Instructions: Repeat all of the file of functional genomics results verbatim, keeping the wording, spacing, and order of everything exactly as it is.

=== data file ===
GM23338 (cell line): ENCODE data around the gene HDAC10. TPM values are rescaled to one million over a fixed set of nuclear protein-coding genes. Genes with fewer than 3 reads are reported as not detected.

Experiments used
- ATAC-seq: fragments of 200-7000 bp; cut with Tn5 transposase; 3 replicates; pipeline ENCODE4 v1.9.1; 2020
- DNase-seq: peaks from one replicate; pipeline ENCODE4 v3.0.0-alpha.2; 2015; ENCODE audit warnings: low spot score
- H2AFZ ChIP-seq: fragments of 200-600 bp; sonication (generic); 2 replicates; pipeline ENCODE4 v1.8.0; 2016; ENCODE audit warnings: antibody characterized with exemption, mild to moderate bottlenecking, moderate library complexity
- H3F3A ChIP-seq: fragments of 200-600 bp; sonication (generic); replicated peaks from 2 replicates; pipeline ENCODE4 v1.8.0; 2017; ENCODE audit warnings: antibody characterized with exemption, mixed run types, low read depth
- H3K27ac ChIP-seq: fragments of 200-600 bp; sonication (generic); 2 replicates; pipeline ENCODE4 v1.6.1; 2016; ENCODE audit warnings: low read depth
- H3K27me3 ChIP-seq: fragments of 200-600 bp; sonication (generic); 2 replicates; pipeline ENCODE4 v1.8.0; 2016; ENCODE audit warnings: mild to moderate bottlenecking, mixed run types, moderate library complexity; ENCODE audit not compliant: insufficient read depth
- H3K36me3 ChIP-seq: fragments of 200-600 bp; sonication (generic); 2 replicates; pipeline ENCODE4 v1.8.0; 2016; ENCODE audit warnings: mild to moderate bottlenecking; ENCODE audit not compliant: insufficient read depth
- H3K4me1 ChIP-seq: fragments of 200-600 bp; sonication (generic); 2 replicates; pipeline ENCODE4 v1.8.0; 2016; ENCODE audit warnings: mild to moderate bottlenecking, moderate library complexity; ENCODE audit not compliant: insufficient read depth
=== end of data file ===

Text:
GM23338 (cell line): ENCODE data around the gene HDAC10. TPM values are rescaled to one million over a fixed set of nuclear protein-coding genes. Genes with fewer than 3 reads are reported as not detected.

Experiments used
- ATAC-seq: fragments of 200-7000 bp; cut with Tn5 transposase; 3 replicates; pipeline ENCODE4 v1.9.1; 2020
- DNase-seq: peaks from one replicate; pipeline ENCODE4 v3.0.0-alpha.2; 2015; ENCODE audit warnings: low spot score
- H2AFZ ChIP-seq: fragments of 200-600 bp; sonication (generic); 2 replicates; pipeline ENCODE4 v1.8.0; 2016; ENCODE audit warnings: antibody characterized with exemption, mild to moderate bottlenecking, moderate library complexity
- H3F3A ChIP-seq: fragments of 200-600 bp; sonication (generic); replicated peaks from 2 replicates; pipeline ENCODE4 v1.8.0; 2017; ENCODE audit warnings: antibody characterized with exemption, mixed run types, low read depth
- H3K27ac ChIP-seq: fragments of 200-600 bp; sonication (generic); 2 replicates; pipeline ENCODE4 v1.6.1; 2016; ENCODE audit warnings: low read depth
- H3K27me3 ChIP-seq: fragments of 200-600 bp; sonication (generic); 2 replicates; pipeline ENCODE4 v1.8.0; 2016; ENCODE audit warnings: mild to moderate bottlenecking, mixed run types, moderate library complexity; ENCODE audit not compliant: insufficient read depth
- H3K36me3 ChIP-seq: fragments of 200-600 bp; sonication (generic); 2 replicates; pipeline ENCODE4 v1.8.0; 2016; ENCODE audit warnings: mild to moderate bottlenecking; ENCODE audit not compliant: insufficient read depth
- H3K4me1 ChIP-seq: fragments of 200-600 bp; sonication (generic); 2 replicates; pipeline ENCODE4 v1.8.0; 2016; ENCODE audit warnings: mild to moderate bottlenecking, moderate library complexity; ENCODE audit not compliant: insufficient read depth